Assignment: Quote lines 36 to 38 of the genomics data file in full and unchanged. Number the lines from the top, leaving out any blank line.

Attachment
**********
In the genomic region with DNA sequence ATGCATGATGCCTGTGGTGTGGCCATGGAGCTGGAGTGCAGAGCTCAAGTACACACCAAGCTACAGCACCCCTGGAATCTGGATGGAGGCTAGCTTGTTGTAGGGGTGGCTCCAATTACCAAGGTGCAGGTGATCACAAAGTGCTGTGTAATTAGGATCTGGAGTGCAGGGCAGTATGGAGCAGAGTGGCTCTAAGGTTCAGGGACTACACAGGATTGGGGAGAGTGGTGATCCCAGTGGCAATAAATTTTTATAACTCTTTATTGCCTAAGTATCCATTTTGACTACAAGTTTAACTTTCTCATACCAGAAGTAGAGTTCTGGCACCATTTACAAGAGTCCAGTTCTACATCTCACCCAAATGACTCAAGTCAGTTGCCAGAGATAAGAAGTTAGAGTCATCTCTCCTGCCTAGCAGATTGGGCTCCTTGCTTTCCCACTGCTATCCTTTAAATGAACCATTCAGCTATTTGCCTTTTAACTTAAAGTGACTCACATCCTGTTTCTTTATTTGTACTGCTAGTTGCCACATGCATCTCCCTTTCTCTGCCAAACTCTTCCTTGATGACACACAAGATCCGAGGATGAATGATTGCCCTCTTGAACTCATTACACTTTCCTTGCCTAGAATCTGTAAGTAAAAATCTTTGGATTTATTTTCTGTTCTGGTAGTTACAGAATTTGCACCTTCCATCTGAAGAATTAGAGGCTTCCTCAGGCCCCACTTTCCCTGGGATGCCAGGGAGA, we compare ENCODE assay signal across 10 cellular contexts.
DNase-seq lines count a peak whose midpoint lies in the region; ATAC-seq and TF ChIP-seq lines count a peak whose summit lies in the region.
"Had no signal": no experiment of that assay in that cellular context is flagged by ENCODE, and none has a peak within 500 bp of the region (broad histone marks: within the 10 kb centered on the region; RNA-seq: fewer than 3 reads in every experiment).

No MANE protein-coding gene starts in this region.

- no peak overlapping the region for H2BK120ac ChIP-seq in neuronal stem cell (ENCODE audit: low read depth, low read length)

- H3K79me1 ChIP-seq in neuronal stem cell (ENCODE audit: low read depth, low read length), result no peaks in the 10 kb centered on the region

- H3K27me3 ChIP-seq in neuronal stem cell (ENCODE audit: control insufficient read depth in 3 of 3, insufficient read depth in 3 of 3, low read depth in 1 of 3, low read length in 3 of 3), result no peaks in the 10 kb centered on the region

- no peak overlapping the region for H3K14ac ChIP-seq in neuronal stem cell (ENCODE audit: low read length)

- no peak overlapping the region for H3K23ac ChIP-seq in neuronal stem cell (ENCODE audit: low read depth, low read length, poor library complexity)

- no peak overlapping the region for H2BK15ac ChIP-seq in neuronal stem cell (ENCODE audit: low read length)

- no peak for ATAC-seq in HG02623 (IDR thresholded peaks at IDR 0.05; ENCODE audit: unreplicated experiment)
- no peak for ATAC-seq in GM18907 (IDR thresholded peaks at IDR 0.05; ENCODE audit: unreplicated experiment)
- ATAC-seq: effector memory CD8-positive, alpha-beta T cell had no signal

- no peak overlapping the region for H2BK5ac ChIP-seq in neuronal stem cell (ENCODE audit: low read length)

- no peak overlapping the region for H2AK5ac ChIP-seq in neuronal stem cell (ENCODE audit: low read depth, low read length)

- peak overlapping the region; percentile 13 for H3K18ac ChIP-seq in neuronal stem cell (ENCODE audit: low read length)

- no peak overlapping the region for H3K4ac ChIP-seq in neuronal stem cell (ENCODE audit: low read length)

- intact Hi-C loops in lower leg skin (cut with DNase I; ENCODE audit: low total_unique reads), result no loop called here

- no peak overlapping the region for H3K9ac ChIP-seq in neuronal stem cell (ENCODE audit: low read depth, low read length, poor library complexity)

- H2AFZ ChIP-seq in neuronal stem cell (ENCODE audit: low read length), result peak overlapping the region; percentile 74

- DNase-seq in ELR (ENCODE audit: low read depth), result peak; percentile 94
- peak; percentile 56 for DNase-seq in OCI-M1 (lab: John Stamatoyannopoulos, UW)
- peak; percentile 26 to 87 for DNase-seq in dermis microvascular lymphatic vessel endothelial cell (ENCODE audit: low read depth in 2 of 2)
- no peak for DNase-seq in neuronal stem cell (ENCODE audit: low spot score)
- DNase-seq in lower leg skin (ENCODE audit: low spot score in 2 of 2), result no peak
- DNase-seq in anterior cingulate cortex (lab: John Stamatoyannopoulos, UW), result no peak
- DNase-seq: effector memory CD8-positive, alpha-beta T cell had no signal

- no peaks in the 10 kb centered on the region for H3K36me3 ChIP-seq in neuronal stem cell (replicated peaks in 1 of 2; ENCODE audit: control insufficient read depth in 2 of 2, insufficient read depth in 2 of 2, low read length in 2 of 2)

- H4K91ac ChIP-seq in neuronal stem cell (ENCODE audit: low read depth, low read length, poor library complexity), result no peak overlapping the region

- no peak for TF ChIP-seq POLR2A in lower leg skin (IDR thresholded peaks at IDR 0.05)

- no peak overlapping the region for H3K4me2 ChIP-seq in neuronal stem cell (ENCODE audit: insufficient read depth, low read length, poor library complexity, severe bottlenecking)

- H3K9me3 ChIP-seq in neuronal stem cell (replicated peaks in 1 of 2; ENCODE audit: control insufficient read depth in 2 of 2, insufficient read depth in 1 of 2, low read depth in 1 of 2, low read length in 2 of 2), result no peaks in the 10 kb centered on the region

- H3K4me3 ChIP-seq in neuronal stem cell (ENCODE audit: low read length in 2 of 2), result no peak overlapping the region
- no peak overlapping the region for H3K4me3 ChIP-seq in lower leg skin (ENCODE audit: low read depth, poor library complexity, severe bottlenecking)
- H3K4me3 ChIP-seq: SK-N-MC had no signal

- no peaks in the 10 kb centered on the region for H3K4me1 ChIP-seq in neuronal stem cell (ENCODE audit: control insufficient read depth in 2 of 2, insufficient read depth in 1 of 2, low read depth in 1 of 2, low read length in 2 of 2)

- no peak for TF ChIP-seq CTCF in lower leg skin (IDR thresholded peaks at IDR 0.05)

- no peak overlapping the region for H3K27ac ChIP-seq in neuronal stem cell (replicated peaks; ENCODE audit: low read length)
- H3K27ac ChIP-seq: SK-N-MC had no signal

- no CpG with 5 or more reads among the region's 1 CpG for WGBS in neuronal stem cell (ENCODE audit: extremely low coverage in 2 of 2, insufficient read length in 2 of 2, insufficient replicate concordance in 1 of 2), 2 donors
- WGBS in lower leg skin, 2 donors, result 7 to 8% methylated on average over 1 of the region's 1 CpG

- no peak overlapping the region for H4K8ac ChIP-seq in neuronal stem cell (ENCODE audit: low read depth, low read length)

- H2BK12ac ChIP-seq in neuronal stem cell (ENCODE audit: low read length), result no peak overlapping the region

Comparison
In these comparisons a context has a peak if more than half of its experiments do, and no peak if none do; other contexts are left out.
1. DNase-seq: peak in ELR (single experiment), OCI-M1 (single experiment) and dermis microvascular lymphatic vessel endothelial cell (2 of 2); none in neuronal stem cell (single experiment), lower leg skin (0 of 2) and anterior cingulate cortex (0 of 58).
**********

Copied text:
- no peaks in the 10 kb centered on the region for H3K4me1 ChIP-seq in neuronal stem cell (ENCODE audit: control insufficient read depth in 2 of 2, insufficient read depth in 1 of 2, low read depth in 1 of 2, low read length in 2 of 2)

- no peak for TF ChIP-seq CTCF in lower leg skin (IDR thresholded peaks at IDR 0.05)

- no peak overlapping the region for H3K27ac ChIP-seq in neuronal stem cell (replicated peaks; ENCODE audit: low read length)